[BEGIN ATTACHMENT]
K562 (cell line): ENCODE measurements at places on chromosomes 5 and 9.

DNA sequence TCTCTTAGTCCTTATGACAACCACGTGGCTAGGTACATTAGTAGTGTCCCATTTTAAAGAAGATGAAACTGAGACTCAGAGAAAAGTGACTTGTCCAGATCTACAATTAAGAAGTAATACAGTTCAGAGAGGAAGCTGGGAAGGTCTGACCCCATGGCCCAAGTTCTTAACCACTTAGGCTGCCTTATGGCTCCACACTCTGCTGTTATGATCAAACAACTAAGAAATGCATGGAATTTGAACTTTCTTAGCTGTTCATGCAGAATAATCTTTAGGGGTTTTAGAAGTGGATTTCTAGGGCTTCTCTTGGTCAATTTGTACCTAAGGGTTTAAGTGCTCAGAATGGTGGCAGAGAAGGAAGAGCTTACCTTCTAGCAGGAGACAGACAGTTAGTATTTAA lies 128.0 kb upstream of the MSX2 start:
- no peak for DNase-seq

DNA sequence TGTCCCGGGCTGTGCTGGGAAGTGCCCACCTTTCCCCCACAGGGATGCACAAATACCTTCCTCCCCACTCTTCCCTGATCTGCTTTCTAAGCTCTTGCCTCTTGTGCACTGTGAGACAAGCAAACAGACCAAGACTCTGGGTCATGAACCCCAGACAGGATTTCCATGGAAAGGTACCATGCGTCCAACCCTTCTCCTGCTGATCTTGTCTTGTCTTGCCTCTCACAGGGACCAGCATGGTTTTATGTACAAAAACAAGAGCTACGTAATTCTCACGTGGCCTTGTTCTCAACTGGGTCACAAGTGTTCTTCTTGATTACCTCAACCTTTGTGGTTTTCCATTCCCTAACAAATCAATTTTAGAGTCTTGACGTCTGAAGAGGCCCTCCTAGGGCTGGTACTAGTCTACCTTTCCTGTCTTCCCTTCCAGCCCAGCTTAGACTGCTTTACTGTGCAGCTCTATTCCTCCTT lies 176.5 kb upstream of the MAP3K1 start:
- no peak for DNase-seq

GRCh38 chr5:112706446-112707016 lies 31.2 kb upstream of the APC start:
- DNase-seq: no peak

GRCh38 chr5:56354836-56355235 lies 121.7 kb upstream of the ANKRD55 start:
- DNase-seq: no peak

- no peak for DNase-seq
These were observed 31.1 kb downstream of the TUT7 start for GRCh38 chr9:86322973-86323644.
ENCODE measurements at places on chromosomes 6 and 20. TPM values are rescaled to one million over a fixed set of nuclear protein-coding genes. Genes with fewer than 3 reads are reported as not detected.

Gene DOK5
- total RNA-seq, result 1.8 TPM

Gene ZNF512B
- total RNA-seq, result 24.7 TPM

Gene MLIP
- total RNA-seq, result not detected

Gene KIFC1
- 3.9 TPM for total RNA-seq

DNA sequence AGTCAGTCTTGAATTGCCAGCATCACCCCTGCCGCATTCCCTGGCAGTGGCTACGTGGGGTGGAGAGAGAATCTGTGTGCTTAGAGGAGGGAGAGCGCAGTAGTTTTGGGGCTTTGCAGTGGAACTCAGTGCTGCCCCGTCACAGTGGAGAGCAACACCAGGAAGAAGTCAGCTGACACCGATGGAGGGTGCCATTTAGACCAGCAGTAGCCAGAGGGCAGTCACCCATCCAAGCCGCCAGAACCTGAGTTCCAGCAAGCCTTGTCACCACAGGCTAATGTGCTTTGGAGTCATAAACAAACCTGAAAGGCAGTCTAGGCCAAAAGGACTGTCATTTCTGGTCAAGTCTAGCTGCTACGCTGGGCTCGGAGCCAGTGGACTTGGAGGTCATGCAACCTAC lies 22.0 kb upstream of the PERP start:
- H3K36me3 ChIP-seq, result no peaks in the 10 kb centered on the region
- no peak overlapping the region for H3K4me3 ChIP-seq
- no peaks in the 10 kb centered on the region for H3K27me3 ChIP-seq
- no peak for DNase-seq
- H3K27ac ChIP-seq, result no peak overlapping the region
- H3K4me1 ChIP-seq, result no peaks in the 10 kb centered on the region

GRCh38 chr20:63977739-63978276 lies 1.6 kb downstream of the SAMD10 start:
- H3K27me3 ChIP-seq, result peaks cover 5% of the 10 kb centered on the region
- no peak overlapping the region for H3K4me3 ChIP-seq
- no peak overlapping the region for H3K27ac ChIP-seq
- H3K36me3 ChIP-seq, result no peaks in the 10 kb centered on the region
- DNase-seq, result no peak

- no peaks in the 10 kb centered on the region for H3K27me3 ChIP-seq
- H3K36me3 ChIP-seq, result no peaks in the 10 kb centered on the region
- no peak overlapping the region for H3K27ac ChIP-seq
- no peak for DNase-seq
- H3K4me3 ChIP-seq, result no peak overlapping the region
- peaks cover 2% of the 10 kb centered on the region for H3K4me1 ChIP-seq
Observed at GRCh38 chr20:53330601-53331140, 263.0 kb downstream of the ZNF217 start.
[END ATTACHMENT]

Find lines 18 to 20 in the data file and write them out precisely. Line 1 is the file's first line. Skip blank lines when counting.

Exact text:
- total RNA-seq, result not detected

Gene KIFC1
- 3.9 TPM for total RNA-seq